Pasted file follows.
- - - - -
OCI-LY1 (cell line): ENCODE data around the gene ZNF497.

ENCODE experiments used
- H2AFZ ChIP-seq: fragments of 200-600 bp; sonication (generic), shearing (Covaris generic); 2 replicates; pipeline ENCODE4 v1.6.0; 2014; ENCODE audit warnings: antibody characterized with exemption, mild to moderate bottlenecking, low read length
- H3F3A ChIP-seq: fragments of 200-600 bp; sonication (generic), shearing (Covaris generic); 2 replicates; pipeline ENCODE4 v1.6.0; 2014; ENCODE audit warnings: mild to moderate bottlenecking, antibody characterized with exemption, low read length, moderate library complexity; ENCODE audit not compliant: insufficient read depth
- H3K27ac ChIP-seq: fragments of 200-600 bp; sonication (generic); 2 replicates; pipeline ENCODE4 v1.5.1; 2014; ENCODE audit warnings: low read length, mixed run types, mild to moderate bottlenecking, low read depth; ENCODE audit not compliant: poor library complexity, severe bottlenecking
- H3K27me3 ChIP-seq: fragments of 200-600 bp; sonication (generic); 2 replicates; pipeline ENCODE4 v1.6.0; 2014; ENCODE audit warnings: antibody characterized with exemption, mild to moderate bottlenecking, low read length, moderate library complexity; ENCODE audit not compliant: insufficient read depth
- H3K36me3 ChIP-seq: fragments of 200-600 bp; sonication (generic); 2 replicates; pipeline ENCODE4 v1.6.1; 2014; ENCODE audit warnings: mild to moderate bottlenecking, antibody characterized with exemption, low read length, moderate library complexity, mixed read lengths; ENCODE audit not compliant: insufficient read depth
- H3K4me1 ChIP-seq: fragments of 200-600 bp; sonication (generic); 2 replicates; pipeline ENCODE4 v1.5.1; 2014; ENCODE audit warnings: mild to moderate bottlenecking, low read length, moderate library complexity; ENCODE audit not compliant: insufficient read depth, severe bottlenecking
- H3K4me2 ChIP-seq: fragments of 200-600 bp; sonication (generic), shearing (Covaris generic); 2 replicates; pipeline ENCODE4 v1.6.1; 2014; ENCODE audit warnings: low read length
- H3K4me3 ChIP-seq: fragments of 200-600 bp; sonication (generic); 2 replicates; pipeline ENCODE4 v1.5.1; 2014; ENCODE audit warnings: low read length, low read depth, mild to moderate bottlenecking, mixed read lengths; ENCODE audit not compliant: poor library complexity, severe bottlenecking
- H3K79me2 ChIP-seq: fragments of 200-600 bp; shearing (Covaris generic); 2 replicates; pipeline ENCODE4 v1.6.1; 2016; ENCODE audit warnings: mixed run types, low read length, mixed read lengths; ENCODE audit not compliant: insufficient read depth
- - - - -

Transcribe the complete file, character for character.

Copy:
OCI-LY1 (cell line): ENCODE data around the gene ZNF497.

ENCODE experiments used
- H2AFZ ChIP-seq: fragments of 200-600 bp; sonication (generic), shearing (Covaris generic); 2 replicates; pipeline ENCODE4 v1.6.0; 2014; ENCODE audit warnings: antibody characterized with exemption, mild to moderate bottlenecking, low read length
- H3F3A ChIP-seq: fragments of 200-600 bp; sonication (generic), shearing (Covaris generic); 2 replicates; pipeline ENCODE4 v1.6.0; 2014; ENCODE audit warnings: mild to moderate bottlenecking, antibody characterized with exemption, low read length, moderate library complexity; ENCODE audit not compliant: insufficient read depth
- H3K27ac ChIP-seq: fragments of 200-600 bp; sonication (generic); 2 replicates; pipeline ENCODE4 v1.5.1; 2014; ENCODE audit warnings: low read length, mixed run types, mild to moderate bottlenecking, low read depth; ENCODE audit not compliant: poor library complexity, severe bottlenecking
- H3K27me3 ChIP-seq: fragments of 200-600 bp; sonication (generic); 2 replicates; pipeline ENCODE4 v1.6.0; 2014; ENCODE audit warnings: antibody characterized with exemption, mild to moderate bottlenecking, low read length, moderate library complexity; ENCODE audit not compliant: insufficient read depth
- H3K36me3 ChIP-seq: fragments of 200-600 bp; sonication (generic); 2 replicates; pipeline ENCODE4 v1.6.1; 2014; ENCODE audit warnings: mild to moderate bottlenecking, antibody characterized with exemption, low read length, moderate library complexity, mixed read lengths; ENCODE audit not compliant: insufficient read depth
- H3K4me1 ChIP-seq: fragments of 200-600 bp; sonication (generic); 2 replicates; pipeline ENCODE4 v1.5.1; 2014; ENCODE audit warnings: mild to moderate bottlenecking, low read length, moderate library complexity; ENCODE audit not compliant: insufficient read depth, severe bottlenecking
- H3K4me2 ChIP-seq: fragments of 200-600 bp; sonication (generic), shearing (Covaris generic); 2 replicates; pipeline ENCODE4 v1.6.1; 2014; ENCODE audit warnings: low read length
- H3K4me3 ChIP-seq: fragments of 200-600 bp; sonication (generic); 2 replicates; pipeline ENCODE4 v1.5.1; 2014; ENCODE audit warnings: low read length, low read depth, mild to moderate bottlenecking, mixed read lengths; ENCODE audit not compliant: poor library complexity, severe bottlenecking
- H3K79me2 ChIP-seq: fragments of 200-600 bp; shearing (Covaris generic); 2 replicates; pipeline ENCODE4 v1.6.1; 2016; ENCODE audit warnings: mixed run types, low read length, mixed read lengths; ENCODE audit not compliant: insufficient read depth